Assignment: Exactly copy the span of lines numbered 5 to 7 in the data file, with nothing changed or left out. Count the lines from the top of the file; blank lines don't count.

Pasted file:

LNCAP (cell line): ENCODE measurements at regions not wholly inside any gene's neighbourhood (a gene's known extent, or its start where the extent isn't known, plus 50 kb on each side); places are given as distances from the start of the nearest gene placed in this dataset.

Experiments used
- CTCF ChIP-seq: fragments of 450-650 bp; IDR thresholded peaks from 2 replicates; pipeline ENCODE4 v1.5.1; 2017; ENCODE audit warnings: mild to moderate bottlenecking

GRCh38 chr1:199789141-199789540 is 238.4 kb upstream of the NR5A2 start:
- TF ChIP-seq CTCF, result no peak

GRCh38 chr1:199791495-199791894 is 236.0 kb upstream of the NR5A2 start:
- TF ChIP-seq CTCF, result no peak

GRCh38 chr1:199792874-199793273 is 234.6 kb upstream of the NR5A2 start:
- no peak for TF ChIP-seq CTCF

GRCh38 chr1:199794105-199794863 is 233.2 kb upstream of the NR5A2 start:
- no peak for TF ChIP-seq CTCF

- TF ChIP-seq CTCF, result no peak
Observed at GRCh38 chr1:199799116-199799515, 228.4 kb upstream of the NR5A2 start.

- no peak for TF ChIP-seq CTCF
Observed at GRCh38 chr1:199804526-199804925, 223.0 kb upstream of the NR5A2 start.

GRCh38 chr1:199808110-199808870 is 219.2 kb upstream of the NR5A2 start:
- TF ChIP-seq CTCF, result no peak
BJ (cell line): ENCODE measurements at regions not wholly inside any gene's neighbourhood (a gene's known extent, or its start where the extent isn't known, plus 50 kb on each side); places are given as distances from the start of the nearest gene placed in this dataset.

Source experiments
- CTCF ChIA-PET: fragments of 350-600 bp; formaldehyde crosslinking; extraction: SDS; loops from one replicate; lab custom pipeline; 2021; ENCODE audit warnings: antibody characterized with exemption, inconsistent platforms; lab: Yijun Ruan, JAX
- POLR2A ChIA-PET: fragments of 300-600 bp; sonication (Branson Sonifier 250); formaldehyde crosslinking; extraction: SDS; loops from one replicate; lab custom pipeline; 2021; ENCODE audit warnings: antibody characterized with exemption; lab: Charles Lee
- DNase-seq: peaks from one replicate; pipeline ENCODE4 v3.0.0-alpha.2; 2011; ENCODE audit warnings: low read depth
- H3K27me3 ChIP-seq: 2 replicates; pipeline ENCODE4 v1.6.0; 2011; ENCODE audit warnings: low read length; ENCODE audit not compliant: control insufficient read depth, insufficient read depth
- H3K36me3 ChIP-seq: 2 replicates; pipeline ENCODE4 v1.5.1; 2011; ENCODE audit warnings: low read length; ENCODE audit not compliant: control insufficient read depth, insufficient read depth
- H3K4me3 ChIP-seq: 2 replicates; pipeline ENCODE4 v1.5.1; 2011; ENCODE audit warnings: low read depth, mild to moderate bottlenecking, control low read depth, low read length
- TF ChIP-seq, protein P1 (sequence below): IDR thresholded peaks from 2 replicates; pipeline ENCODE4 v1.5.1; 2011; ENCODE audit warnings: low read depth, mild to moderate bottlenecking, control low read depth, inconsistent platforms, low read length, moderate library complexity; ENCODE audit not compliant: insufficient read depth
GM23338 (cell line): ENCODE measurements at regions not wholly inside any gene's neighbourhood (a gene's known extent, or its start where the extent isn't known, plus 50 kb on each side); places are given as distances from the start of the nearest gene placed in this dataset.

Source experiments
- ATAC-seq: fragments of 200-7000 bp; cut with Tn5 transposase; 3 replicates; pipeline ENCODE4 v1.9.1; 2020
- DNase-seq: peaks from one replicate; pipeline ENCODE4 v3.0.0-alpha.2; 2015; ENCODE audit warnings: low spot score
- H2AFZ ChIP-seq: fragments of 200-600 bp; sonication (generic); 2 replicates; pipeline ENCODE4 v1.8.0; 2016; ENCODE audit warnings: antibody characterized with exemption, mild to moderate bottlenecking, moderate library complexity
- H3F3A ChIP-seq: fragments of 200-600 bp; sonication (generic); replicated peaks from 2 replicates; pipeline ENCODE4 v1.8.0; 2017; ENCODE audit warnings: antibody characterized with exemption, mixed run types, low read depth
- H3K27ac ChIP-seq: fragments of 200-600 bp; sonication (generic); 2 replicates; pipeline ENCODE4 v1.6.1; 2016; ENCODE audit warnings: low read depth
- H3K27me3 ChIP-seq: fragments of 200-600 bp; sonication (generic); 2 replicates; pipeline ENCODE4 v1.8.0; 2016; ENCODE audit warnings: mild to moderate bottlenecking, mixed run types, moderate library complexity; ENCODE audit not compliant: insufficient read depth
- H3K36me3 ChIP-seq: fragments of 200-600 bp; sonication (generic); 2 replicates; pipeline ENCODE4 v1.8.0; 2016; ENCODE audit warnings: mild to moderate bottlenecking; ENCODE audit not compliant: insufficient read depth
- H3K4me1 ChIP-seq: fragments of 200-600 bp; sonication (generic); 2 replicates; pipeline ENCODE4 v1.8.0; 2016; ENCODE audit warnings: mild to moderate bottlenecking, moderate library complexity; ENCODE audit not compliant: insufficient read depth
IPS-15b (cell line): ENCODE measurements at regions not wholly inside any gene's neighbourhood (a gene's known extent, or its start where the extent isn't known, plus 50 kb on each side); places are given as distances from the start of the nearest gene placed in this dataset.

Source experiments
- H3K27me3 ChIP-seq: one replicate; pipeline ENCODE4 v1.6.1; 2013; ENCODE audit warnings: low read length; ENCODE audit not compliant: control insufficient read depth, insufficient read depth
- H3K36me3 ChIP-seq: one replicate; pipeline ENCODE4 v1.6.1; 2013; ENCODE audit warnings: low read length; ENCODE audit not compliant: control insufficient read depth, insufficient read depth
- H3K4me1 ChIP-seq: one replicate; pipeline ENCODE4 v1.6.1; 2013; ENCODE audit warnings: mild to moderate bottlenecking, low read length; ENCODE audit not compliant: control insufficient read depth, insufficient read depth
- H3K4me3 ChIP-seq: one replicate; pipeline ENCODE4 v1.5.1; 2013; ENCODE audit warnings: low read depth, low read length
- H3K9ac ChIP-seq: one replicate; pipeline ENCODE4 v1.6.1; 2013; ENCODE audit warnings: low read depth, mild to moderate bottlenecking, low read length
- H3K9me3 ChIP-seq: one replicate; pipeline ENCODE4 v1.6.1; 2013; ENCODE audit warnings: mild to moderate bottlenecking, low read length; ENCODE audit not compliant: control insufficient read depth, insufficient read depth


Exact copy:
- TF ChIP-seq CTCF, result no peak

GRCh38 chr1:199791495-199791894 is 236.0 kb upstream of the NR5A2 start:
- TF ChIP-seq CTCF, result no peak